Manitoba blows off dynamite as a solution to ice jams
Last Updated: Tuesday, March 31, 2009 | 12:18 PM CT
The Manitoba government has rejected using dynamite as a way to break up massive ice jams on the Red River.
Last week, in North Dakota, explosives were used to blow a large chunk of ice from the river. But Manitoba emergency officials say the practice is dangerous and ineffective.
Ron Elliott, vice-president of Pacific Blasting and Demolition Ltd., based in Burnaby, B.C., said dynamite works best on even sheets of ice, not chunks of broken and fused ice like those that have formed on most of the Red River.
'The charge simply creates a circular impact in the ice. It does not create a channel in the ice [for the river to start flowing again].'—Steve Topping, Manitoba Water Stewardship
"You may not have the time to be out there trying to drill holes through the ice if anything starts to move," he said.
Steve Topping, spokesperson for Manitoba Water Stewardship, said the only way to set a charge on those ice jams is to suspend someone from a helicopter. Not only is that too dangerous; it likely won't work.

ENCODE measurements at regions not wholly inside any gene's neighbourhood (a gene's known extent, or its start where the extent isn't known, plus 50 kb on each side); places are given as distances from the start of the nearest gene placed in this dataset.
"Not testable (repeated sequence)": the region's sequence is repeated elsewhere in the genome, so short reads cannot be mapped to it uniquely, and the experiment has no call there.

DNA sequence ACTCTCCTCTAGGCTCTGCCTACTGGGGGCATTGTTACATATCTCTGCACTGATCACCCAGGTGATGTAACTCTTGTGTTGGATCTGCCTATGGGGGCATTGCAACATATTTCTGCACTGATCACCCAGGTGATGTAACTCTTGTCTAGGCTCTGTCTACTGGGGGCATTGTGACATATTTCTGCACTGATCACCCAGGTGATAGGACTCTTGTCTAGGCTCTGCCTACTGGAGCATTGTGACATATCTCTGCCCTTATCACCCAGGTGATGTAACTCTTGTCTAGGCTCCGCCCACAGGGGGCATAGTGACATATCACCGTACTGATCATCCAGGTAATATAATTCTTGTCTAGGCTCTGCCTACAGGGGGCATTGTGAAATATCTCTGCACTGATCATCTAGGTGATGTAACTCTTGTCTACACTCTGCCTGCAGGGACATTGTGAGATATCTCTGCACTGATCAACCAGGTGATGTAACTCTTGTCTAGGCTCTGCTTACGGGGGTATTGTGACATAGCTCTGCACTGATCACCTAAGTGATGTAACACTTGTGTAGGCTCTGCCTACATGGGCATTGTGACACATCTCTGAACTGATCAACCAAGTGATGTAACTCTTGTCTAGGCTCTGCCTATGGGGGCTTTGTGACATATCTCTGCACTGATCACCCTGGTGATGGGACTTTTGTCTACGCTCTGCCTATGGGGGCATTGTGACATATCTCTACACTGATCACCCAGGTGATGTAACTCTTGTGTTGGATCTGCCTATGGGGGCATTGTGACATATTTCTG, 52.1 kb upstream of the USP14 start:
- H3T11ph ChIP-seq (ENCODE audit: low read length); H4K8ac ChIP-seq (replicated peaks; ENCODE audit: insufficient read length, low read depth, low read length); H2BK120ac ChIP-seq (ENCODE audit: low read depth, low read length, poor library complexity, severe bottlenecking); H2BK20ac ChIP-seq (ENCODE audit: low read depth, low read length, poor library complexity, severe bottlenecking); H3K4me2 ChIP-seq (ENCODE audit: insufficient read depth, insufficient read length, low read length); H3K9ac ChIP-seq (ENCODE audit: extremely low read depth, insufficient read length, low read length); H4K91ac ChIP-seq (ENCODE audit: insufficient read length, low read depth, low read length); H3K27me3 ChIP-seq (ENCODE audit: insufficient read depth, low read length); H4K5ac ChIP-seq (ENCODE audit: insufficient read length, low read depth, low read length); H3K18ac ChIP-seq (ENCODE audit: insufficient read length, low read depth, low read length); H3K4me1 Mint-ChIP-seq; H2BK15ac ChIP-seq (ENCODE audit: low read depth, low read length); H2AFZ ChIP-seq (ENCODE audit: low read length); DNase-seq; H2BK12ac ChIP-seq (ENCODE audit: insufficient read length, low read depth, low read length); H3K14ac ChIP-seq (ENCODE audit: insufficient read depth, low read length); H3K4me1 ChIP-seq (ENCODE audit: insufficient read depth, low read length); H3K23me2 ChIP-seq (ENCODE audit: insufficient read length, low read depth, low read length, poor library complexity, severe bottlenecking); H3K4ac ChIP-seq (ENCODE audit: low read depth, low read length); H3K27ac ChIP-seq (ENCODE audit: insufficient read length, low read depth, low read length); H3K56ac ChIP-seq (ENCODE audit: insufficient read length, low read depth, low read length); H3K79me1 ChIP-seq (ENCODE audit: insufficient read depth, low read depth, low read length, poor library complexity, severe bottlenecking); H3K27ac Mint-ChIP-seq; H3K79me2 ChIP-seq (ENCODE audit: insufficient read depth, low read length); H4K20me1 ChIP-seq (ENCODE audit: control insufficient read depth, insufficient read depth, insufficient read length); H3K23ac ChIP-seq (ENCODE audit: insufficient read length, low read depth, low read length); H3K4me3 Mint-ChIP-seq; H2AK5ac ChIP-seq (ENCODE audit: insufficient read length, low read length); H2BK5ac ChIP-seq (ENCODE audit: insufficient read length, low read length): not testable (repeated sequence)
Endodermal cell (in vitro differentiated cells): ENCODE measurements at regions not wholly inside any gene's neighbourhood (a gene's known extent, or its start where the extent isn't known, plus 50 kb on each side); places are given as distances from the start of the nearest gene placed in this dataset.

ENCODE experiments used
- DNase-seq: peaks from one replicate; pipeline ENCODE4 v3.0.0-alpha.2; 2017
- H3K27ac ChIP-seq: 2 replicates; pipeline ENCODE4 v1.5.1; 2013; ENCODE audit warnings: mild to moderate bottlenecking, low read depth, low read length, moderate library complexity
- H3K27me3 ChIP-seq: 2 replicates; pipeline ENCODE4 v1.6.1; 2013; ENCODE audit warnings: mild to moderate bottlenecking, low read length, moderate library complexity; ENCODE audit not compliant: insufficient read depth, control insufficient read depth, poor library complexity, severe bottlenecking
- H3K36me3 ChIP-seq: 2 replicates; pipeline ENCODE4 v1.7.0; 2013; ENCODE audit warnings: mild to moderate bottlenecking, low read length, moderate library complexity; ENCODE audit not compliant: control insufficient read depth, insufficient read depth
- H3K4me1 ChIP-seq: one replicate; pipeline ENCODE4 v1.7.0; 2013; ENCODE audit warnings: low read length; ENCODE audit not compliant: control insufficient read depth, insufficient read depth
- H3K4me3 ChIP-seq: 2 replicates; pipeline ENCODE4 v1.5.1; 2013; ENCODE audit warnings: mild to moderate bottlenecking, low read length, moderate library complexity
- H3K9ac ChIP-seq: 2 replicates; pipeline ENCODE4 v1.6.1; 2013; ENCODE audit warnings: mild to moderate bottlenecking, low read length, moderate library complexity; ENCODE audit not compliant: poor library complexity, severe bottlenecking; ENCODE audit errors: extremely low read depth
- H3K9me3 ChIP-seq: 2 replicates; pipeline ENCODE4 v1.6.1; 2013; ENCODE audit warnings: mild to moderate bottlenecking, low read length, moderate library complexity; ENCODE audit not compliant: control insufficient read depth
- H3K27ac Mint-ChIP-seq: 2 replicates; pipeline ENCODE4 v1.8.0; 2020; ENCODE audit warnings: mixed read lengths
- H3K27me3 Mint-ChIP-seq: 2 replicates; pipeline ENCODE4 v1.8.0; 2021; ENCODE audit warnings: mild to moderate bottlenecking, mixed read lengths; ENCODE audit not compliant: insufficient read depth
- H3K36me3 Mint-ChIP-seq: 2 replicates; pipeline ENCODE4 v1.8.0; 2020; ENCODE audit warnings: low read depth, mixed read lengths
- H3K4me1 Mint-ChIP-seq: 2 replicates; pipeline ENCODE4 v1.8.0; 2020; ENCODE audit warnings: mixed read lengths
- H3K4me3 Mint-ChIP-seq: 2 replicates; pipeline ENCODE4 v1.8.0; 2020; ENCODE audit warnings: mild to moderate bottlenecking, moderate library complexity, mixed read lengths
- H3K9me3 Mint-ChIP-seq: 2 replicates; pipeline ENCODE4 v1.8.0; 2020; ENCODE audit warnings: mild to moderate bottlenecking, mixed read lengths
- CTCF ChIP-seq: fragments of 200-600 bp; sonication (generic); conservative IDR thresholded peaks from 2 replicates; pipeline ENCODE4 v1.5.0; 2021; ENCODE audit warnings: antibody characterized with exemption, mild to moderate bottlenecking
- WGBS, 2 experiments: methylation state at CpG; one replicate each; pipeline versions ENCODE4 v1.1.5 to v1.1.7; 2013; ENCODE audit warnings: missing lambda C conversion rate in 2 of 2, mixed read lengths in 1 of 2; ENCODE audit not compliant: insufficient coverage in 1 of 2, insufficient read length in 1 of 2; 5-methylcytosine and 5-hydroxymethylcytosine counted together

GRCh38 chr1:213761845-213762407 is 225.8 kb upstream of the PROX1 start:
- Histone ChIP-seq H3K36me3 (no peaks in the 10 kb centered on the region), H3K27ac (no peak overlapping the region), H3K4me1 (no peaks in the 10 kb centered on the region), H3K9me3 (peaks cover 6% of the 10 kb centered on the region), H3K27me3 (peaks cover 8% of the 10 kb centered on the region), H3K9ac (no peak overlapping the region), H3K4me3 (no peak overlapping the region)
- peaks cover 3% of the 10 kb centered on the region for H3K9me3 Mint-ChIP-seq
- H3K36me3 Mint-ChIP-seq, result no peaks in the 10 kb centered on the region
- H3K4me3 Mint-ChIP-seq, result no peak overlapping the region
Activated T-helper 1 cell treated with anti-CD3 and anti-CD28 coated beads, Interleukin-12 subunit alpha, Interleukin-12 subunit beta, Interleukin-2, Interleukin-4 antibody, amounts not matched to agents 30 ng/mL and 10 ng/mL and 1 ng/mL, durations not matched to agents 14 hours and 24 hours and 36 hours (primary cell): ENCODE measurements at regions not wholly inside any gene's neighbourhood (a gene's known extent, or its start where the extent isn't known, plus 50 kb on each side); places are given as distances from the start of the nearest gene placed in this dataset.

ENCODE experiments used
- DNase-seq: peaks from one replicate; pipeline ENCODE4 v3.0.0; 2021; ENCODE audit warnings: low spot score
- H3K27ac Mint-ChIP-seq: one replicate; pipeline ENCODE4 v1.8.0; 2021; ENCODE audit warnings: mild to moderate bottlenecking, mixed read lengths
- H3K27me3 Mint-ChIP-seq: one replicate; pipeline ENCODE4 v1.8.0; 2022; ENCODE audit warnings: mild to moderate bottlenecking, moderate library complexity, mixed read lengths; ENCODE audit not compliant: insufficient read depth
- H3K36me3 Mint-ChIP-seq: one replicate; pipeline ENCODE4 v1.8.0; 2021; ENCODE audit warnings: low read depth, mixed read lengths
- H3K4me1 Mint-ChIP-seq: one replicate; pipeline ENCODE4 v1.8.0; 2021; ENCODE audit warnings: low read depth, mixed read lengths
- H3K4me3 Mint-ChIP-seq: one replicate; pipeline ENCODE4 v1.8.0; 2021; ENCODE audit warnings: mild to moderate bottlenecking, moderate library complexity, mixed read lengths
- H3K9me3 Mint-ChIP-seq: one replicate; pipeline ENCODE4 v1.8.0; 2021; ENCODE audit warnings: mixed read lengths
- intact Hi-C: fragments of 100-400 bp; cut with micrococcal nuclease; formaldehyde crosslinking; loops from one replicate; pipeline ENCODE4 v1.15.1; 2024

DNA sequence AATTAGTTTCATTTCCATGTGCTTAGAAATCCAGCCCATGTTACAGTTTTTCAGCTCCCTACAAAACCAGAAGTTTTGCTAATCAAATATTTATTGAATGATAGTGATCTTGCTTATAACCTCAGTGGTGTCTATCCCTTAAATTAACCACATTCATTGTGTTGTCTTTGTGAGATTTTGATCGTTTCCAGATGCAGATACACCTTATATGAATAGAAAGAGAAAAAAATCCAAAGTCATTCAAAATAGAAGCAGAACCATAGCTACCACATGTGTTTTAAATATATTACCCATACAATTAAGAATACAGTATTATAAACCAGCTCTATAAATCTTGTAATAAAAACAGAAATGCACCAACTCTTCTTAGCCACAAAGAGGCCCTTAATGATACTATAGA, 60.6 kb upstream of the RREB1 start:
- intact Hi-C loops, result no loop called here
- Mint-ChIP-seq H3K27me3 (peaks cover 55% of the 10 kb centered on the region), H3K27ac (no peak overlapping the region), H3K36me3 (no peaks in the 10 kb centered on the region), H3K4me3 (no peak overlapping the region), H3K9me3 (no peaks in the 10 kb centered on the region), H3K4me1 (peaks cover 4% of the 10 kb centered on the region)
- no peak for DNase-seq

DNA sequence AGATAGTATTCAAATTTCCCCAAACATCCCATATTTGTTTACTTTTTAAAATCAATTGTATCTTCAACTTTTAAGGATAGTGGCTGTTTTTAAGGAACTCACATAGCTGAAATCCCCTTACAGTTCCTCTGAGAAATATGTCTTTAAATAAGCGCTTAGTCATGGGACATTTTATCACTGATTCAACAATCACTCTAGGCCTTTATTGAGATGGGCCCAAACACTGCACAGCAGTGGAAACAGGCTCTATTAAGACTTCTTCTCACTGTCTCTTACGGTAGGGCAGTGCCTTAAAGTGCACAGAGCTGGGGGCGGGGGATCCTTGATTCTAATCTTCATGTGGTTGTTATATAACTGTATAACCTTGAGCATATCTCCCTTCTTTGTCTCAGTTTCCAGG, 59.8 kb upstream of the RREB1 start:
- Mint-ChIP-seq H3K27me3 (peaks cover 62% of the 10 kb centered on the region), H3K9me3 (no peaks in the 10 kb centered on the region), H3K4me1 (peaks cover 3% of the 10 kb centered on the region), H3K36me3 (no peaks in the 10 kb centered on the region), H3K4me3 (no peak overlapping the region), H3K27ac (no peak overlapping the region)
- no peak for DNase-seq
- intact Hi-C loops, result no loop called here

"The charge simply creates a circular impact in the ice. It does not create a channel in the ice [for the river to start flowing again]," he said.
North of Winnipeg, ice jams have been causing trouble for property owners near the riverbank. The jams act like dams, clogging the river and causing the water to back up, spilling over the banks.
Nearly 40 homes have been flooded because of that, or because surface water has been unable to drain through frozen culverts.
Four possible ice jams have been identified within city limits: at the South Perimeter Bridge, Kingston Crescent, the Louise Bridge and the Redwood Bridge.
If the province wants to use explosives, it first needs permission from the federal Department of Fisheries and Oceans. And it would have to prove the existence of an imminent threat to public health and safety, or property, said Darryl Chudobiak, an official with the Fisheries Department.
In addition, the provincial government would also have to come up with a plan to deal with the damage done to fish habitat, he said.
Requests to use explosives in situations like the one in Winnipeg are rare, and no requests have been by the Manitoba government, Chudobiak added.